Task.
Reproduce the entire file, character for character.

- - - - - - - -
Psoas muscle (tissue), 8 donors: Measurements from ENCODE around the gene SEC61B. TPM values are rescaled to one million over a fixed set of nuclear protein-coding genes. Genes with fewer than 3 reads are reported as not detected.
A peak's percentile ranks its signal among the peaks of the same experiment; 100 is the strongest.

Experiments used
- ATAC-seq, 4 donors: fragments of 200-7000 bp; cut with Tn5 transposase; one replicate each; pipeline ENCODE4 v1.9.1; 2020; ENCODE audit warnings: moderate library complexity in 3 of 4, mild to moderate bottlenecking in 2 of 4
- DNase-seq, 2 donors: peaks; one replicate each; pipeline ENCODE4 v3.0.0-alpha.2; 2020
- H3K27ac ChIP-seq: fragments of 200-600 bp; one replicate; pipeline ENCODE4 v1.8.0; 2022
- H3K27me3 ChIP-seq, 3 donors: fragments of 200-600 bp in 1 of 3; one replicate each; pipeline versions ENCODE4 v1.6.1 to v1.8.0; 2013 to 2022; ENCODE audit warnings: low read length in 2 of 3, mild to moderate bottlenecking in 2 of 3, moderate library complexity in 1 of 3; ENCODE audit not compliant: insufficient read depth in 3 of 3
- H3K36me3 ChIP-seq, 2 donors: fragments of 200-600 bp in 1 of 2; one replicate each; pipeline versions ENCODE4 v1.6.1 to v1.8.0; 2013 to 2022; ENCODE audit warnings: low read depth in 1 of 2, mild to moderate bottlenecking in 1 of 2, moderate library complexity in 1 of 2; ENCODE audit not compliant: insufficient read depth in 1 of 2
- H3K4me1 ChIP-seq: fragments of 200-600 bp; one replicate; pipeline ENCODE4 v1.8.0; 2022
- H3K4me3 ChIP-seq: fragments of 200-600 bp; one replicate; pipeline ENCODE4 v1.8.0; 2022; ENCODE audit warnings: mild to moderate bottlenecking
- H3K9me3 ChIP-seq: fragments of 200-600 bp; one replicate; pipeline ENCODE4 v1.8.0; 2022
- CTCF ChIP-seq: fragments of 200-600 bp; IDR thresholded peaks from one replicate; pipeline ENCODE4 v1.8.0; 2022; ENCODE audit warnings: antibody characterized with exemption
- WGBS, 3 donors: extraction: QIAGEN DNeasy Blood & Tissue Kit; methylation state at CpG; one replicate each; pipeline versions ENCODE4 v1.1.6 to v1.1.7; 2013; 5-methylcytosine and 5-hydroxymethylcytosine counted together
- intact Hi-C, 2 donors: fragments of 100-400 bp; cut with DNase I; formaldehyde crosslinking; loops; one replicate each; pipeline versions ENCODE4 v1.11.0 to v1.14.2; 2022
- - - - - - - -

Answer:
Psoas muscle (tissue), 8 donors: Measurements from ENCODE around the gene SEC61B. TPM values are rescaled to one million over a fixed set of nuclear protein-coding genes. Genes with fewer than 3 reads are reported as not detected.
A peak's percentile ranks its signal among the peaks of the same experiment; 100 is the strongest.

Experiments used
- ATAC-seq, 4 donors: fragments of 200-7000 bp; cut with Tn5 transposase; one replicate each; pipeline ENCODE4 v1.9.1; 2020; ENCODE audit warnings: moderate library complexity in 3 of 4, mild to moderate bottlenecking in 2 of 4
- DNase-seq, 2 donors: peaks; one replicate each; pipeline ENCODE4 v3.0.0-alpha.2; 2020
- H3K27ac ChIP-seq: fragments of 200-600 bp; one replicate; pipeline ENCODE4 v1.8.0; 2022
- H3K27me3 ChIP-seq, 3 donors: fragments of 200-600 bp in 1 of 3; one replicate each; pipeline versions ENCODE4 v1.6.1 to v1.8.0; 2013 to 2022; ENCODE audit warnings: low read length in 2 of 3, mild to moderate bottlenecking in 2 of 3, moderate library complexity in 1 of 3; ENCODE audit not compliant: insufficient read depth in 3 of 3
- H3K36me3 ChIP-seq, 2 donors: fragments of 200-600 bp in 1 of 2; one replicate each; pipeline versions ENCODE4 v1.6.1 to v1.8.0; 2013 to 2022; ENCODE audit warnings: low read depth in 1 of 2, mild to moderate bottlenecking in 1 of 2, moderate library complexity in 1 of 2; ENCODE audit not compliant: insufficient read depth in 1 of 2
- H3K4me1 ChIP-seq: fragments of 200-600 bp; one replicate; pipeline ENCODE4 v1.8.0; 2022
- H3K4me3 ChIP-seq: fragments of 200-600 bp; one replicate; pipeline ENCODE4 v1.8.0; 2022; ENCODE audit warnings: mild to moderate bottlenecking
- H3K9me3 ChIP-seq: fragments of 200-600 bp; one replicate; pipeline ENCODE4 v1.8.0; 2022
- CTCF ChIP-seq: fragments of 200-600 bp; IDR thresholded peaks from one replicate; pipeline ENCODE4 v1.8.0; 2022; ENCODE audit warnings: antibody characterized with exemption
- WGBS, 3 donors: extraction: QIAGEN DNeasy Blood & Tissue Kit; methylation state at CpG; one replicate each; pipeline versions ENCODE4 v1.1.6 to v1.1.7; 2013; 5-methylcytosine and 5-hydroxymethylcytosine counted together
- intact Hi-C, 2 donors: fragments of 100-400 bp; cut with DNase I; formaldehyde crosslinking; loops; one replicate each; pipeline versions ENCODE4 v1.11.0 to v1.14.2; 2022